- Are you clearly visible on screen?
- Have you warned other members of your household not to disturb you unless strictly necessary?
Of course, mishaps will occur; the important thing is to stay calm and move on, safe in the knowledge that they happen to everyone.
The new etiquette
It goes without saying that whether it’s eating, yawning, checking Instagram or looking scruffy, any behaviour that would not be acceptable in a real-life meeting will not go down well in a video conferencing meeting! However, there are a few tips to bear in mind when doing your bit to ensure a meeting runs smoothly and professionally:
There’s no doubt that the visual cues we use to pick up on when it’s our turn to speak are harder to gauge on apps like Zoom and some people find the effort required to stay alert to the dynamics of a virtual meeting is more tiring than in a face-to-face setting. For that reason, it’s important to do your best to aid concentration by making sure you don’t participate while hungry, thirsty or otherwise distracted. If possible, schedule a short break after meetings and space them out evenly throughout the day to avoid ‘Zoom fatigue’.
By placing yourself on mute when you are not speaking, you will avoid distracting others with irritating background noise and unless you have poor bandwidth, it is always courteous to switch the camera on. And just as if you are hosting a meeting at the office, if you are the host, you should be there early to welcome everyone and the last person to leave.
Although having staff members sit in on face-to-face meetings can work well, video meetings work best when only those who really need to be there are taking part. And while accidental interruptions are inevitable, it’s important to be mindful of allowing everyone their chance to speak by not talking for longer than necessary.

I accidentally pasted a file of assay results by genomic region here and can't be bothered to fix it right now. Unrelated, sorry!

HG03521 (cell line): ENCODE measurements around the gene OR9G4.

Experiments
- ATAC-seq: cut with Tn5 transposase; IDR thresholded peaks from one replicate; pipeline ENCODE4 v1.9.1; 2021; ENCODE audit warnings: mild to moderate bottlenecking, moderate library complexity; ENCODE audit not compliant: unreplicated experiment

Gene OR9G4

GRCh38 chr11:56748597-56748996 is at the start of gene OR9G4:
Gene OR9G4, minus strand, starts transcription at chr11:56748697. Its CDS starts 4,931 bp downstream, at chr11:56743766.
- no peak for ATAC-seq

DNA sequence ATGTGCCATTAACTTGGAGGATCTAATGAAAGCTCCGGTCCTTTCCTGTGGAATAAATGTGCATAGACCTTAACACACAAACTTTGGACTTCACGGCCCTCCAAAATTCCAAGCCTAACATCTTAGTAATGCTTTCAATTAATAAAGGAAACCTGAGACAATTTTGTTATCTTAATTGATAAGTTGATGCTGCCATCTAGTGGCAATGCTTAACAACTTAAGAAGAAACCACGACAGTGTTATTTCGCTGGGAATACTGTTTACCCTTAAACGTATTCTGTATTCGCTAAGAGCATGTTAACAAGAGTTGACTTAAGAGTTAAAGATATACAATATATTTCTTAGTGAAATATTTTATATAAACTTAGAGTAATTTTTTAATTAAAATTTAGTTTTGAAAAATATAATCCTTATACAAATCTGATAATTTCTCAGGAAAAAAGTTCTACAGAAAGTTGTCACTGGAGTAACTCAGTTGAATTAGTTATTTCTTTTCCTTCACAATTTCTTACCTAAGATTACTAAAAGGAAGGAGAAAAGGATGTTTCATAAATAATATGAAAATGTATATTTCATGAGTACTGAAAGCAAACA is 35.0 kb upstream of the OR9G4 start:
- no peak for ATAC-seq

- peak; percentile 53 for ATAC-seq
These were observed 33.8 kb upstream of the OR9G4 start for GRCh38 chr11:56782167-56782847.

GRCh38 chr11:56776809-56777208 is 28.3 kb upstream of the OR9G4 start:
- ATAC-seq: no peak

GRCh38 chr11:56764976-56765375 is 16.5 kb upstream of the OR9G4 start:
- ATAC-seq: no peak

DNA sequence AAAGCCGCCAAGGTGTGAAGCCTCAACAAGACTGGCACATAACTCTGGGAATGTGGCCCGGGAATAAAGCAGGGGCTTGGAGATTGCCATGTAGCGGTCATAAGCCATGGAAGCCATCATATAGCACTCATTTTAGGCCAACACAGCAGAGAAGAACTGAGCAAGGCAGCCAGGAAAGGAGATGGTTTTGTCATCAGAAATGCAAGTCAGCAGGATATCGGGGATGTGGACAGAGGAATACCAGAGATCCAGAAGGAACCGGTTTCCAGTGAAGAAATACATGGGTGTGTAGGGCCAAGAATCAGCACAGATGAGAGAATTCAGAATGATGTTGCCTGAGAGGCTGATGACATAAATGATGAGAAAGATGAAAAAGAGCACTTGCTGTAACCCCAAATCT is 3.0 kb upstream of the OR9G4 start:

Taking it to the next level
While most professionals now have the ability to schedule and take part in a meeting via video conferencing apps, not everyone is able to operate all the useful extra functions such as screen and file sharing. When confident with the basics, it’s well worth exploring how you can move on to the next level to make your meetings more efficient.
A world of webinars
The explosion in webinars during spring 2020 was testament to professionals’ ability to adapt quickly and effectively to unexpected change. As we move into a new phase, it’s important to continue considering how using video conferencing software for webinars can help your business in the following ways:
- Staff development: there is now a vast amount of content available online, much of it for free, that anyone can use to brush up their skills within a vast variety of areas.
- Delivering courses: whether it’s free webinars to get your name out there or paid-for course content, consider how webinars can help your business grow in these challenging times.
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Our 12-week webinar series ‘Communicating in a Crisis’ can be viewed here: http://idealmarketingcompany.co.uk/communicating-in-a-crisis-webinar-series/